Intrusive technologies: Recent consumer products such as Google Glasses and Facebook Home are intrusive technologies that aggressively collect data and also “push” information, marking a sharp turn from the Internet as a “pull” medium. Google’s Eric Schmidt announced the company’s intention to move away from search way back in 2011. With Google Now voice search, the company is hoping to create bots that will anticipate what you want to search for before you think about it.
Can big data make us better?
Big data is perhaps merely the latest of humankind’s attempts to organize social structures according to the principles of rationality, in the advancement of a political or philosophical ideal. Whether humanity will cooperate or not remains to be seen. Regardless of how rigidly social spaces are policed, there are certain to be anomalies, not the least of which we may call “human nature.”
No element has so bedeviled humankind’s experiments and theories of political and social utopia as humans themselves, in a thousand forms of conscious and unconscious obfuscation and defiance. Railing against the rationality of his time, epitomized by Nikolay Chernyshevsky, a utopian socialist and revolutionary democrat, Dostoevsky’s savage protagonist in Notes from the Underground mused:
When in all these thousands of years has there been a time when man has acted only from his own interest? What is to be done with the million of facts that bear witness that men, consciously, that is fully understanding their own interests, have left them in the background and rushed headlong on another path, to meet peril and danger, compelled to this course by nobody and nothing, but, as it were, simply disliking the beaten path, and have obstinately, willfully, struck out another difficult, absurd way, seeking it almost in the darkness.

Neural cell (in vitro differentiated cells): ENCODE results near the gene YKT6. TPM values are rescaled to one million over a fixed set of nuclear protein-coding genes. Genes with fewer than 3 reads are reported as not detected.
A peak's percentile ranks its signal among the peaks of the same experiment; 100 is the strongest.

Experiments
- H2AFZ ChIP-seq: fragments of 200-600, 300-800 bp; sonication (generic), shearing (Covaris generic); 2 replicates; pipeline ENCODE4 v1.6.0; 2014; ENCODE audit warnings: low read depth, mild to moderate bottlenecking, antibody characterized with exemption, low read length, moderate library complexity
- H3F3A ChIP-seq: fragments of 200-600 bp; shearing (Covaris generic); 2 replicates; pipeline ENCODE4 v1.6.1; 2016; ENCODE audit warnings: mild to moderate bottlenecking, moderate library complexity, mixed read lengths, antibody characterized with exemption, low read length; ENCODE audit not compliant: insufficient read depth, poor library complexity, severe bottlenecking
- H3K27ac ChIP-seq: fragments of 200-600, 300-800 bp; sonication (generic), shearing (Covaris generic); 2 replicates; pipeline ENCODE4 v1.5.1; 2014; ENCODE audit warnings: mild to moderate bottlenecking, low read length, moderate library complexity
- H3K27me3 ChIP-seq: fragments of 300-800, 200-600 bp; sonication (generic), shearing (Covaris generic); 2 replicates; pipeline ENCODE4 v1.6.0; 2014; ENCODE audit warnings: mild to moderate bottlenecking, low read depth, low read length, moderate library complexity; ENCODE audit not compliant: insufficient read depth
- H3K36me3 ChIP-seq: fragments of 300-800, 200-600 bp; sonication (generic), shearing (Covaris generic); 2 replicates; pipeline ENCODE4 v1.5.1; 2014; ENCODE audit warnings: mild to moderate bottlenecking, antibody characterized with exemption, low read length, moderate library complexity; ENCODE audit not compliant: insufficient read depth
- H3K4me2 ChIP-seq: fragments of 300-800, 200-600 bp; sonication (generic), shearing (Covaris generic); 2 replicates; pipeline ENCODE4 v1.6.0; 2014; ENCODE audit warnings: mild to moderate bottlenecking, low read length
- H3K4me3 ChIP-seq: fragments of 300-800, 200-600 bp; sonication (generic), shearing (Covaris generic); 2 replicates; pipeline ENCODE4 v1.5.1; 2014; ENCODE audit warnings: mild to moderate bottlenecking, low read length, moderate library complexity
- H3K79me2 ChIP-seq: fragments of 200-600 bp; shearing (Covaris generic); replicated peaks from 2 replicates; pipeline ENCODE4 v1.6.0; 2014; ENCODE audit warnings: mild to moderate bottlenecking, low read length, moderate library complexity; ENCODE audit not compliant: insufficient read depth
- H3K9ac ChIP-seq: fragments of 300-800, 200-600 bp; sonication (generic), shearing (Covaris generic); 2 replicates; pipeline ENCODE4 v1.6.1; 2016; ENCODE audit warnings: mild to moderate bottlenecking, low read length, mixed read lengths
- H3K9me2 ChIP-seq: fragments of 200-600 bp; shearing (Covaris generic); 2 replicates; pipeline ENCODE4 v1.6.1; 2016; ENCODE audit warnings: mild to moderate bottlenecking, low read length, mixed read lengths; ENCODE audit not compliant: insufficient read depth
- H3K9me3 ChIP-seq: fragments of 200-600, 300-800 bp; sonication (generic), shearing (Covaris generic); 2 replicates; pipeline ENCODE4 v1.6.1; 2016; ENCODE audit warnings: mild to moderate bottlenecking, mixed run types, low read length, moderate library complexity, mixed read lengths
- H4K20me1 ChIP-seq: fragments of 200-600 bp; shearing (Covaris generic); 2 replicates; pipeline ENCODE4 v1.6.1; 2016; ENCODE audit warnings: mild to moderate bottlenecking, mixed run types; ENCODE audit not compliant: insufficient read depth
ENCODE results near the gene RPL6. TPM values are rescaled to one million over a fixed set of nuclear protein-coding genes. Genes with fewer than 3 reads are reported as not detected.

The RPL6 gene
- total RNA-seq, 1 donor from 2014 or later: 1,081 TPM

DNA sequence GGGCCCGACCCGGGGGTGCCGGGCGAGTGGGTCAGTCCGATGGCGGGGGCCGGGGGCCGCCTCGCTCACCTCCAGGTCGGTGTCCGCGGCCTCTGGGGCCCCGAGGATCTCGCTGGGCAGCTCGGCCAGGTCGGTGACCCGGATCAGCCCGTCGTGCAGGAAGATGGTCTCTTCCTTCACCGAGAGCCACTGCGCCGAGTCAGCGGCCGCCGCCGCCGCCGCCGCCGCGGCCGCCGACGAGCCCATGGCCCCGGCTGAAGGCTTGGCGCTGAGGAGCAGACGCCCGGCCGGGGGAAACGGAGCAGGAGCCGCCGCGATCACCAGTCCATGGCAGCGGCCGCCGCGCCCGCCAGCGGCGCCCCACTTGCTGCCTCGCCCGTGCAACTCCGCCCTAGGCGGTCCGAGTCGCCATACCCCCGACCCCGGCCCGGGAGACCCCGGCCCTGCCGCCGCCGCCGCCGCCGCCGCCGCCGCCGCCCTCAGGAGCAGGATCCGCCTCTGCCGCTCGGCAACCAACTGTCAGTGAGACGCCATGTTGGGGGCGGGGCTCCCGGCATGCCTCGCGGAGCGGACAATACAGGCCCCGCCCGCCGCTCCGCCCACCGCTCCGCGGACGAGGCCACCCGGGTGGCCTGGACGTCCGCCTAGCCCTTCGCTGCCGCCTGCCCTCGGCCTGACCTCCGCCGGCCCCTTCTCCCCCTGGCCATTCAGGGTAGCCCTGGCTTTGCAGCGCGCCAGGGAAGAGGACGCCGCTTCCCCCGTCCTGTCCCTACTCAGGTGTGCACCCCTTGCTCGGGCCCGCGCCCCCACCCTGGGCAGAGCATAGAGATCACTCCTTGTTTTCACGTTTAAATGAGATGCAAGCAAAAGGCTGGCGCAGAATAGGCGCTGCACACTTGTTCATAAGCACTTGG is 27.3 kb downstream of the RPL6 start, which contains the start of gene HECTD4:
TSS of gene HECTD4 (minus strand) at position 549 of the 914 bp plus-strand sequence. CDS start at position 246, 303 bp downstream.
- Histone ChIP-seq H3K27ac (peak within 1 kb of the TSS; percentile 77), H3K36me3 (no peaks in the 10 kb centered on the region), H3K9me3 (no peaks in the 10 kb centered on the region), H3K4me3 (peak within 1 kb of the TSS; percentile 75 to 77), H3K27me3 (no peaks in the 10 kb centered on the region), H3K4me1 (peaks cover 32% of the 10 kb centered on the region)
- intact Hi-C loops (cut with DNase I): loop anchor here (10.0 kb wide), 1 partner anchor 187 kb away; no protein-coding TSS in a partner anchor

You may laugh, laugh away, but only answer me: have man’s advantages been reckoned up with perfect certainty? Are there not some which have not only not been included but cannot possibly be included under any classification? You see, you gentlemen have, to the best of my knowledge, taken your whole register of human advantages from the averages of statistical figures and politico-economic formulas. Your advantages are prosperity, wealth, freedom, peace and so on. So that the man who should go openly and knowingly in opposition to this list should be a madman. But you know, what is so surprising: why does it happen that all these statisticians, sages and lovers of humanity, when they reckon up human advantages, leave out one? It would be no great matter, they would simply have to take this advantage, and add it to the list.
The trouble is this strange advantage does not fall under any classification and is not on any place on any list. I have a friend for instance, gentlemen, but of course he is your friend too; and indeed there is no one, no one to whom he is not a friend! When he prepares for any undertaking this gentlemen explains to you, elegantly and clearly, exactly how he must act in accordance with the laws of reason and truth. Within a quarter of an hour, without any sudden outside provocation, but simply through something inside himself which is stronger than all his interests, he will go off on quite another tack—that is in direct opposition to what he has been saying, in opposition to the laws of reason, in opposition to his own advantage, in opposition to everything!
I warn you that my friend is a compound personality and therefore it is difficult to blame him as an individual.
The fact is, gentlemen, that there really must exist something that is dearer to almost every man than his greatest advantages, that there is an advantageous advantage (the very one omitted from the list) which is more important and more advantageous than all other advantages, for the sake of which a man if necessary is ready to act in opposition to all laws, against all these excellent and useful things, if only he can attain that fundamental, most advantageous advantage, which is dearer to him than all.